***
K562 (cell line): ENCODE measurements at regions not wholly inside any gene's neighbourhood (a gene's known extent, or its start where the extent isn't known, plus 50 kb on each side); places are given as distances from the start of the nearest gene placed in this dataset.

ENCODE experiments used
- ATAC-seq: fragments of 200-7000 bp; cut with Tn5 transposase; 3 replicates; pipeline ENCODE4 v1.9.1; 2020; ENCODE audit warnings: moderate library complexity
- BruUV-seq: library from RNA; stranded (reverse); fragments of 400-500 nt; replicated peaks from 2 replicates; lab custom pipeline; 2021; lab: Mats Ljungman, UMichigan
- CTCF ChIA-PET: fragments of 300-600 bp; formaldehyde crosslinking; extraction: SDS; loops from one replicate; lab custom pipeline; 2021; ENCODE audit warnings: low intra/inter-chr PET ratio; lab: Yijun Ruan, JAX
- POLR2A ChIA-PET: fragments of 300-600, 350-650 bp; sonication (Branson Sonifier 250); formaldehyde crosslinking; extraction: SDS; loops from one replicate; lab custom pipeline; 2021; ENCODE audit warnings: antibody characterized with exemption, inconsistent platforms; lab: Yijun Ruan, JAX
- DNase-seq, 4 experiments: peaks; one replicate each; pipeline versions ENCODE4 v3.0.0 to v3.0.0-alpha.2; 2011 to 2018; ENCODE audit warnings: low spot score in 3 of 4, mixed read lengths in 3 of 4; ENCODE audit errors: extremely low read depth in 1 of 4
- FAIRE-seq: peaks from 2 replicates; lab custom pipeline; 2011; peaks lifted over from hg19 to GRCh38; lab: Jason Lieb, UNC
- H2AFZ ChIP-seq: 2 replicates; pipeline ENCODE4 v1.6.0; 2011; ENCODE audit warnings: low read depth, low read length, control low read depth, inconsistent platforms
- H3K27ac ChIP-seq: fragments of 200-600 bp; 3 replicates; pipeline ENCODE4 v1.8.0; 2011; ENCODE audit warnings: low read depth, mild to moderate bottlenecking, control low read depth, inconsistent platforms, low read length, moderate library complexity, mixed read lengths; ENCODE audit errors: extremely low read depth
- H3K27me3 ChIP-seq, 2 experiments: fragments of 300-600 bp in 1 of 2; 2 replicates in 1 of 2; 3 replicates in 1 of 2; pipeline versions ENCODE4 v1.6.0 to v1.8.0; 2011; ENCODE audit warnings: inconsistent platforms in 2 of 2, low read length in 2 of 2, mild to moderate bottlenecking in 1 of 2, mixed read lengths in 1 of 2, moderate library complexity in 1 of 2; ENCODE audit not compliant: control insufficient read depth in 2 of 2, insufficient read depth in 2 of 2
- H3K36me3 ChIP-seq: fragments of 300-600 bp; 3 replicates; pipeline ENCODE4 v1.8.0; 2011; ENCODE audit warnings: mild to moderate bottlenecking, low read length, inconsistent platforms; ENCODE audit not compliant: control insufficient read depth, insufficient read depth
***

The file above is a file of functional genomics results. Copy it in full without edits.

K562 (cell line): ENCODE measurements at regions not wholly inside any gene's neighbourhood (a gene's known extent, or its start where the extent isn't known, plus 50 kb on each side); places are given as distances from the start of the nearest gene placed in this dataset.

ENCODE experiments used
- ATAC-seq: fragments of 200-7000 bp; cut with Tn5 transposase; 3 replicates; pipeline ENCODE4 v1.9.1; 2020; ENCODE audit warnings: moderate library complexity
- BruUV-seq: library from RNA; stranded (reverse); fragments of 400-500 nt; replicated peaks from 2 replicates; lab custom pipeline; 2021; lab: Mats Ljungman, UMichigan
- CTCF ChIA-PET: fragments of 300-600 bp; formaldehyde crosslinking; extraction: SDS; loops from one replicate; lab custom pipeline; 2021; ENCODE audit warnings: low intra/inter-chr PET ratio; lab: Yijun Ruan, JAX
- POLR2A ChIA-PET: fragments of 300-600, 350-650 bp; sonication (Branson Sonifier 250); formaldehyde crosslinking; extraction: SDS; loops from one replicate; lab custom pipeline; 2021; ENCODE audit warnings: antibody characterized with exemption, inconsistent platforms; lab: Yijun Ruan, JAX
- DNase-seq, 4 experiments: peaks; one replicate each; pipeline versions ENCODE4 v3.0.0 to v3.0.0-alpha.2; 2011 to 2018; ENCODE audit warnings: low spot score in 3 of 4, mixed read lengths in 3 of 4; ENCODE audit errors: extremely low read depth in 1 of 4
- FAIRE-seq: peaks from 2 replicates; lab custom pipeline; 2011; peaks lifted over from hg19 to GRCh38; lab: Jason Lieb, UNC
- H2AFZ ChIP-seq: 2 replicates; pipeline ENCODE4 v1.6.0; 2011; ENCODE audit warnings: low read depth, low read length, control low read depth, inconsistent platforms
- H3K27ac ChIP-seq: fragments of 200-600 bp; 3 replicates; pipeline ENCODE4 v1.8.0; 2011; ENCODE audit warnings: low read depth, mild to moderate bottlenecking, control low read depth, inconsistent platforms, low read length, moderate library complexity, mixed read lengths; ENCODE audit errors: extremely low read depth
- H3K27me3 ChIP-seq, 2 experiments: fragments of 300-600 bp in 1 of 2; 2 replicates in 1 of 2; 3 replicates in 1 of 2; pipeline versions ENCODE4 v1.6.0 to v1.8.0; 2011; ENCODE audit warnings: inconsistent platforms in 2 of 2, low read length in 2 of 2, mild to moderate bottlenecking in 1 of 2, mixed read lengths in 1 of 2, moderate library complexity in 1 of 2; ENCODE audit not compliant: control insufficient read depth in 2 of 2, insufficient read depth in 2 of 2
- H3K36me3 ChIP-seq: fragments of 300-600 bp; 3 replicates; pipeline ENCODE4 v1.8.0; 2011; ENCODE audit warnings: mild to moderate bottlenecking, low read length, inconsistent platforms; ENCODE audit not compliant: control insufficient read depth, insufficient read depth